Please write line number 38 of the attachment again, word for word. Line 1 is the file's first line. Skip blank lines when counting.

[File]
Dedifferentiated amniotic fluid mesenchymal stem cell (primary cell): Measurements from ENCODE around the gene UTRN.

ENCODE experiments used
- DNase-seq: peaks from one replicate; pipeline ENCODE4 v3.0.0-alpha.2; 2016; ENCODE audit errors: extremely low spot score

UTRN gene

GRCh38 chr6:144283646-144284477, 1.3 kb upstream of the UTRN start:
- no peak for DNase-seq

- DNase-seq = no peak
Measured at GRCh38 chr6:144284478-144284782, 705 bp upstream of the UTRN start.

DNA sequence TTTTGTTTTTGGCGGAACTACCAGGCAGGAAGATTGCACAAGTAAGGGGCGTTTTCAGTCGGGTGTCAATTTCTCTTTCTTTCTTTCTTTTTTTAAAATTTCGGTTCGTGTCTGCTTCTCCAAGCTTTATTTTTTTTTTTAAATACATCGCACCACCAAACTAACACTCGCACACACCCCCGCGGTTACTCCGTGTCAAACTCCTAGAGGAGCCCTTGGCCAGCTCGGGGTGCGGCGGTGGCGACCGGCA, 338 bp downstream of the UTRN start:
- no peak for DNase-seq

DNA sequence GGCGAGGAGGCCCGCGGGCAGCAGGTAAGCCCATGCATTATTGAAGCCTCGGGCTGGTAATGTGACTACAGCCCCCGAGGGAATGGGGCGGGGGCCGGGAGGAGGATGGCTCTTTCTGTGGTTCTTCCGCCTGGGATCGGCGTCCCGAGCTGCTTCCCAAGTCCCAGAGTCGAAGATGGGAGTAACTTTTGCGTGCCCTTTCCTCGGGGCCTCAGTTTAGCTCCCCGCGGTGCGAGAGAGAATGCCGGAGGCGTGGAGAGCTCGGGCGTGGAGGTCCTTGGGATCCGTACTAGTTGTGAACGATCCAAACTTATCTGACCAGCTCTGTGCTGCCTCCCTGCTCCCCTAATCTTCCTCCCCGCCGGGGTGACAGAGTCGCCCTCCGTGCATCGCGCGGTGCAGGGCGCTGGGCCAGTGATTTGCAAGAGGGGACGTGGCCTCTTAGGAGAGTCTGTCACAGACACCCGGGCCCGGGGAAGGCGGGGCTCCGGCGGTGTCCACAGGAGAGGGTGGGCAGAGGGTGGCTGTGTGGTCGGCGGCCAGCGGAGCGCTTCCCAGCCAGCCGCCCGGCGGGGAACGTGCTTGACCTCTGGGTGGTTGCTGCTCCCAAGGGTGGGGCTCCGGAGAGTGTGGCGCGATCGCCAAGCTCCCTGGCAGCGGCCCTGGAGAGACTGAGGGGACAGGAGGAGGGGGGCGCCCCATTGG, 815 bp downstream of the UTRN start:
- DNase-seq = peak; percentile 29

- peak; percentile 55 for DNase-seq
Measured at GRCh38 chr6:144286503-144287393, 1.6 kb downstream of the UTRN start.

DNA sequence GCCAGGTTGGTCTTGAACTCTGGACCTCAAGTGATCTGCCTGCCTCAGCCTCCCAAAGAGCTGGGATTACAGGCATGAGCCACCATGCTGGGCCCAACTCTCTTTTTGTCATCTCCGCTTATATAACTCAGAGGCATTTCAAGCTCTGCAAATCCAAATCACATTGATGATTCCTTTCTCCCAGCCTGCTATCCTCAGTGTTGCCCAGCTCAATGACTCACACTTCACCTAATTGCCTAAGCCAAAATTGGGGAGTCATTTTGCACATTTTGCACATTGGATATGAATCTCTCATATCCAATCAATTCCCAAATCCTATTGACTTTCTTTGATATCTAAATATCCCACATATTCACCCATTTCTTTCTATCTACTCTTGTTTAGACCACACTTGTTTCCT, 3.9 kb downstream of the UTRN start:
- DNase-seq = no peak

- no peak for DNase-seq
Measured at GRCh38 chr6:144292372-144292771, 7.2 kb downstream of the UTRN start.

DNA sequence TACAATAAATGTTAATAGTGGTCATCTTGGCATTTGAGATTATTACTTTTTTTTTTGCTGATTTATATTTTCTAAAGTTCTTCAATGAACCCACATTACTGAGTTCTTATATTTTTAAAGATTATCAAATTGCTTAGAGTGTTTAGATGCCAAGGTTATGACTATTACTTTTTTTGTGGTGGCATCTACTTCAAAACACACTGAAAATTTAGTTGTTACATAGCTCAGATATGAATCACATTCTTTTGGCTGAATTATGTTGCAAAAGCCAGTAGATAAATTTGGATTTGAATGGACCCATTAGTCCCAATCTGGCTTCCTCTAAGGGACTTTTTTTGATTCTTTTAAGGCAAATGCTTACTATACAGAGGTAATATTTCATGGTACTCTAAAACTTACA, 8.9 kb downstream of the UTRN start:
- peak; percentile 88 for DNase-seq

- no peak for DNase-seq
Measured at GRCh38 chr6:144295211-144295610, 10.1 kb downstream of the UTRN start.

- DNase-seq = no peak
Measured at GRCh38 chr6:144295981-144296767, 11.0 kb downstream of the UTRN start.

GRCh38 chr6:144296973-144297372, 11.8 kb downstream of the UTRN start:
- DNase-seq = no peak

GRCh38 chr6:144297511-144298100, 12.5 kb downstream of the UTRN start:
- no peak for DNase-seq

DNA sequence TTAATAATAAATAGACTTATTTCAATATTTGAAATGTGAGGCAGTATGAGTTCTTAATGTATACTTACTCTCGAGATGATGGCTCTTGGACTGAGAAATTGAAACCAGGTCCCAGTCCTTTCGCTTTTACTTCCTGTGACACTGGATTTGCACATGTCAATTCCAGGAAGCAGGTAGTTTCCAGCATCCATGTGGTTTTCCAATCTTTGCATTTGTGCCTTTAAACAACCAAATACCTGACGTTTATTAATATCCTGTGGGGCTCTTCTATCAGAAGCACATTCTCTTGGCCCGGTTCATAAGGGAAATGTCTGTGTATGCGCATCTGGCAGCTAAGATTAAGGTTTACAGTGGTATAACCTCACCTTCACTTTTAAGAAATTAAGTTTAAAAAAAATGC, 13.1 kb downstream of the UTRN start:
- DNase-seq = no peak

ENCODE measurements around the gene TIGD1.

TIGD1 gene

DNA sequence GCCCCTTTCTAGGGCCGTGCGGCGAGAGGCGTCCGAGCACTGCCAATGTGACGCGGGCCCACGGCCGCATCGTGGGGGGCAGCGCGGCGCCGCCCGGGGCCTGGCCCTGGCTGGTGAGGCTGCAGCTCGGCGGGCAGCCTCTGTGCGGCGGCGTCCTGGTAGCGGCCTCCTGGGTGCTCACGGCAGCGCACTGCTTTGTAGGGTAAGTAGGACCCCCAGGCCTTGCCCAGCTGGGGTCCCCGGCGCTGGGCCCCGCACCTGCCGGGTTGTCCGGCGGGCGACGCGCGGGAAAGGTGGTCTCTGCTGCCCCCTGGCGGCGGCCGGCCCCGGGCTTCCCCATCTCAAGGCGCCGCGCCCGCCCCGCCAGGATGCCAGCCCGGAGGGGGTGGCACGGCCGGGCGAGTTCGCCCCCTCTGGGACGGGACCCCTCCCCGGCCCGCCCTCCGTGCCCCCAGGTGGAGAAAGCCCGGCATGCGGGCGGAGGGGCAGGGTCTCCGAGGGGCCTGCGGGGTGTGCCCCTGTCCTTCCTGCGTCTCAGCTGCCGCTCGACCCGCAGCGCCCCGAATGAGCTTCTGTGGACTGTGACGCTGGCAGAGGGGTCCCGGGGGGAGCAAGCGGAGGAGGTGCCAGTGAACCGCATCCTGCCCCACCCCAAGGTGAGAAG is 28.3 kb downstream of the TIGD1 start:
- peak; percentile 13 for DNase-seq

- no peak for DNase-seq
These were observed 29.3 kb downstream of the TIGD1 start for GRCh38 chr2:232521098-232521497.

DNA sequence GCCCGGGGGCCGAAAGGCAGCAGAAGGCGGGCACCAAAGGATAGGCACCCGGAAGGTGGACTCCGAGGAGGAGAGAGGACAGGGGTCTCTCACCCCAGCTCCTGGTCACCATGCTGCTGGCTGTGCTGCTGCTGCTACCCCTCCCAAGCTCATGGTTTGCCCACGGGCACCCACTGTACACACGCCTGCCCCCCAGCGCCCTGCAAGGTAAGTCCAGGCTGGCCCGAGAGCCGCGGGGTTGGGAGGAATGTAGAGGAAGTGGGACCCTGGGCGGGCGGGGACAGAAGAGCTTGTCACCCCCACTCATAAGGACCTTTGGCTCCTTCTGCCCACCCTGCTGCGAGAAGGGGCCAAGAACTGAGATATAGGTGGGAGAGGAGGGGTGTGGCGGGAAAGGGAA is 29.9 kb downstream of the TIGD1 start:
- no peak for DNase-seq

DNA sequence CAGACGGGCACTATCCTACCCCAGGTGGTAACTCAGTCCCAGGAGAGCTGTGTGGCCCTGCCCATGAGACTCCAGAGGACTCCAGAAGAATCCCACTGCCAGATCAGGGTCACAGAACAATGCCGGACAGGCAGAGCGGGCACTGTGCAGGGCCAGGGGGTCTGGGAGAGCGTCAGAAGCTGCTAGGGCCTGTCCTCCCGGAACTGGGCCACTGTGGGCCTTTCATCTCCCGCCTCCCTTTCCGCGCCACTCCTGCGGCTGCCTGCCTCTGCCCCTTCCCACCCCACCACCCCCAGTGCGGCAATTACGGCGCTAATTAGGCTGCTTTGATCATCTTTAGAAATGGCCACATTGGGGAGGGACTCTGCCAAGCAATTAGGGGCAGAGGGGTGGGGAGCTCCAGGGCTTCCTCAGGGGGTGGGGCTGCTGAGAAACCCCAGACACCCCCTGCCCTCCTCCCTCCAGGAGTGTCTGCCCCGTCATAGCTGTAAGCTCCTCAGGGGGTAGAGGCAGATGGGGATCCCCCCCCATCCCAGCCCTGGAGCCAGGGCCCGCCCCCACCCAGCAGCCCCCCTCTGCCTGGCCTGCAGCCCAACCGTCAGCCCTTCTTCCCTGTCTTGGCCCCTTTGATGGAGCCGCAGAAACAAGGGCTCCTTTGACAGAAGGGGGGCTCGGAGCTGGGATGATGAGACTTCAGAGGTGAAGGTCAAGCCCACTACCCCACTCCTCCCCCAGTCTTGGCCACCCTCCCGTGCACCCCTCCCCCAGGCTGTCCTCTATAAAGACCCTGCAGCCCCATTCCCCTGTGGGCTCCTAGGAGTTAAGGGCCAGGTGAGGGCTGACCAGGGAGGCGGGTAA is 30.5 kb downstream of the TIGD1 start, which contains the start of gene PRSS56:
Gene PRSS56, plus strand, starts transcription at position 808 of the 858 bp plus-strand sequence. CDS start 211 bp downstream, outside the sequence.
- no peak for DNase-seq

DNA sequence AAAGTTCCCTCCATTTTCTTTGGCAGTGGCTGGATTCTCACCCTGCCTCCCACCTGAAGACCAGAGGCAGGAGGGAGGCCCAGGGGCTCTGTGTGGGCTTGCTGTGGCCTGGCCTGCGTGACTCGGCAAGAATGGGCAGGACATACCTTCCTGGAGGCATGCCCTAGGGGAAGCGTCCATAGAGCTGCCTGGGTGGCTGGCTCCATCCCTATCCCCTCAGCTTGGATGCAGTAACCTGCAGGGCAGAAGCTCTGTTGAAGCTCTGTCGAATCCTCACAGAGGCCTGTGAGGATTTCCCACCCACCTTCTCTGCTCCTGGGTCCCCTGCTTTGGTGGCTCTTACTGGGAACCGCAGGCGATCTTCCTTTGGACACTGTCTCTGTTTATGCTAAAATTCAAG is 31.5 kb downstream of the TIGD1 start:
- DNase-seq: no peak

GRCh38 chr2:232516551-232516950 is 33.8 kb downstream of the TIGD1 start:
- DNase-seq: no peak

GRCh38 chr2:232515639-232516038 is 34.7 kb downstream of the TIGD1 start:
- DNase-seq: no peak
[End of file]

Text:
- no peak for DNase-seq